As the legal framework for PPPs and concession is almost identical, also the results of the 2017/2018 PPP assessment deviate only to a very limited extent. The main areas of lower compliance for non-concession PPPs are:
• project preparation: there are hardly any provisions foreseen in the applicable laws about this issue;
• securities and support (where there are no special statutory provisions for PPPs and concessions at all);
• missing rules for public participation in the project company, early investors' exit and IPPP;
• lack of explicit provisions about unsolicited proposals;
• only very few rules about the project agreement, including termination compensation: there are no provisions jeopardizing an investor's interests but all the matters for which this assessment recommends an explicit provision in the project agreement are left for the parties to agree; and
• tariff setting and permitting is governed in the respective regulatory laws without a special regime for PPPs and concession (like in very many jurisdictions).
Due to a strong compliance with EU procurement law, the Czech Republic's compliance for the selection of the private party is very good for non-concession and concession PPPs. This means a high (89%) if not yet outstanding score.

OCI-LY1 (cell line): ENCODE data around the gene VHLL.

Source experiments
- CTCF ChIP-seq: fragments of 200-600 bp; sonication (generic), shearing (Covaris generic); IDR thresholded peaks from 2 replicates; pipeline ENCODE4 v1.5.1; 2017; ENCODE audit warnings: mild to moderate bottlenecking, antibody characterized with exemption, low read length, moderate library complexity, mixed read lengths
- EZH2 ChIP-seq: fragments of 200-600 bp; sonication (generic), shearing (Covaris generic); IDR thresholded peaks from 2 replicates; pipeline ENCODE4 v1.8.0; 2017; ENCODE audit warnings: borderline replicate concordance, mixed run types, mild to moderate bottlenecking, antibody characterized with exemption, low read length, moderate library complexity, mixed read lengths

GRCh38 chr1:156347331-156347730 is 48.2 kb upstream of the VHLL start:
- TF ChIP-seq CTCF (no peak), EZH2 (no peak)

“Room for improvement in project preparation”
The Law does not explicitly set out an obligation to conduct preliminary or feasibility studies, or an audit by the contracting authorities concerning financial sustainability.
The Law neither permits nor prohibits entering into a project agreement that is subject to international arbitration. However, this is not typical in practice. The Public Procurement Act does not mention security instruments, direct agreements or step-in rights. Nevertheless, all such instruments are used in practice.
Regarding effectiveness, there are several templates available to guide awarding authorities, but no explicit PPP policy and absolutely no institutional framework – both of which are the main reasons for the very low scores, which seem to correspond with the situation in the market. Although the existing track record in the Czech Republic is wide-ranging spread for non-concession PPPs, the total number of projects is still low.